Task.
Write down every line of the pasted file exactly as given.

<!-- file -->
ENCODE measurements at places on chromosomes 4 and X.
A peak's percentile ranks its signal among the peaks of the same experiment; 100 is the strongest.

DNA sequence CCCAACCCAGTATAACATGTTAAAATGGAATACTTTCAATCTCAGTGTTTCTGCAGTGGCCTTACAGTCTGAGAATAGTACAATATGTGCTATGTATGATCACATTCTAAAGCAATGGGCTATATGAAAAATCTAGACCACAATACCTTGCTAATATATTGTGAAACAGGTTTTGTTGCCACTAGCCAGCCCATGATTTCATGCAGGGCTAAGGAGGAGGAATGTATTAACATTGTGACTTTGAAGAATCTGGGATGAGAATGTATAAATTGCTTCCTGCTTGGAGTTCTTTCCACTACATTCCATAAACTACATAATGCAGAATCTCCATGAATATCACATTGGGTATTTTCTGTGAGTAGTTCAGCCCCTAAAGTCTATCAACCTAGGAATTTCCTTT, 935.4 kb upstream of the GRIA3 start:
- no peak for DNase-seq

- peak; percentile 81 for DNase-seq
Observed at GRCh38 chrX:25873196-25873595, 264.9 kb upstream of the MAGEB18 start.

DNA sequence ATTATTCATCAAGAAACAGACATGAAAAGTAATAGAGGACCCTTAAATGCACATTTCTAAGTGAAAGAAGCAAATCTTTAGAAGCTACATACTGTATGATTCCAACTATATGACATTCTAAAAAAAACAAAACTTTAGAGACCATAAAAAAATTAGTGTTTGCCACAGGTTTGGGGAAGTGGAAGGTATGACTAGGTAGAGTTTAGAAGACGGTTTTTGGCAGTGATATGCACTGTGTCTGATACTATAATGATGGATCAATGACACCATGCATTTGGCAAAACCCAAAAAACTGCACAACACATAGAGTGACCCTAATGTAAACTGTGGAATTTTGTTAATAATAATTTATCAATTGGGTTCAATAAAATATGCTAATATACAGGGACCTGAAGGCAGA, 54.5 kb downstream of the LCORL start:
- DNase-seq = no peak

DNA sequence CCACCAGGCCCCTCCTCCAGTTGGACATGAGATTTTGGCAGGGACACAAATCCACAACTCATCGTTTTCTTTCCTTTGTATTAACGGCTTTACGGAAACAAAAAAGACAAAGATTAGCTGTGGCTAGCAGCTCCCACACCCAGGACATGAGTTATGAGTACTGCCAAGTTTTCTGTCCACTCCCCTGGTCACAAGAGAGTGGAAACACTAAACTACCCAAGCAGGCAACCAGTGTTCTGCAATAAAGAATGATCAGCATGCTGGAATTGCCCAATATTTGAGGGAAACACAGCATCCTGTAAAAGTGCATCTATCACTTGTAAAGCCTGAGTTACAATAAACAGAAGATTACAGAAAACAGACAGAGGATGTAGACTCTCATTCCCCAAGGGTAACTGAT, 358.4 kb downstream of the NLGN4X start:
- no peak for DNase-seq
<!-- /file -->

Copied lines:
ENCODE measurements at places on chromosomes 4 and X.
A peak's percentile ranks its signal among the peaks of the same experiment; 100 is the strongest.

DNA sequence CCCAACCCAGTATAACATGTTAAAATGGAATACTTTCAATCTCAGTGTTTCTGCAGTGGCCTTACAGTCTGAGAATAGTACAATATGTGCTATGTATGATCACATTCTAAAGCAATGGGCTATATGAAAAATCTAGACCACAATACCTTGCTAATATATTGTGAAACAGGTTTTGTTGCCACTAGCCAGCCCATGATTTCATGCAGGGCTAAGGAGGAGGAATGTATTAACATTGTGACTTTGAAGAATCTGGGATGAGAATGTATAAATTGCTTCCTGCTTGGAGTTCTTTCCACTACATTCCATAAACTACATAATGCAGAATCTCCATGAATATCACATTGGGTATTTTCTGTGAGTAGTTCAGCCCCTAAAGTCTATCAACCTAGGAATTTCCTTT, 935.4 kb upstream of the GRIA3 start:
- no peak for DNase-seq

- peak; percentile 81 for DNase-seq
Observed at GRCh38 chrX:25873196-25873595, 264.9 kb upstream of the MAGEB18 start.

DNA sequence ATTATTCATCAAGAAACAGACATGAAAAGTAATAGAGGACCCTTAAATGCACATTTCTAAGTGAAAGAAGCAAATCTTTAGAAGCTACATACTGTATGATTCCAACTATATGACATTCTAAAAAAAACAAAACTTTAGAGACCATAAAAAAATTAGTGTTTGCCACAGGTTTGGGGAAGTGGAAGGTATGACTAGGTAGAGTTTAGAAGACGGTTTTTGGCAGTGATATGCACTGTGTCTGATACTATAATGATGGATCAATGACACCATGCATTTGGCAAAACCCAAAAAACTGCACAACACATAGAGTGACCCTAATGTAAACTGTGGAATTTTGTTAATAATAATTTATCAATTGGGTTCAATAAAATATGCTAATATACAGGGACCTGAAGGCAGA, 54.5 kb downstream of the LCORL start:
- DNase-seq = no peak

DNA sequence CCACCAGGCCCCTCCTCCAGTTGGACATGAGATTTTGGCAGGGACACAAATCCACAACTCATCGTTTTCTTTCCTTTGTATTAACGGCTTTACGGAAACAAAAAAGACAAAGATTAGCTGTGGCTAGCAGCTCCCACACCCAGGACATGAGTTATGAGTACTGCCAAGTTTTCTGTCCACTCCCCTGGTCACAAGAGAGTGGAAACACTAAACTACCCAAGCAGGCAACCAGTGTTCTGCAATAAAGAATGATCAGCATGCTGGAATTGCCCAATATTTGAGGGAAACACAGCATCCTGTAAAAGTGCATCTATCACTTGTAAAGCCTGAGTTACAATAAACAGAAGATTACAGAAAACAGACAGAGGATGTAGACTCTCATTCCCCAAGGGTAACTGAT, 358.4 kb downstream of the NLGN4X start:
- no peak for DNase-seq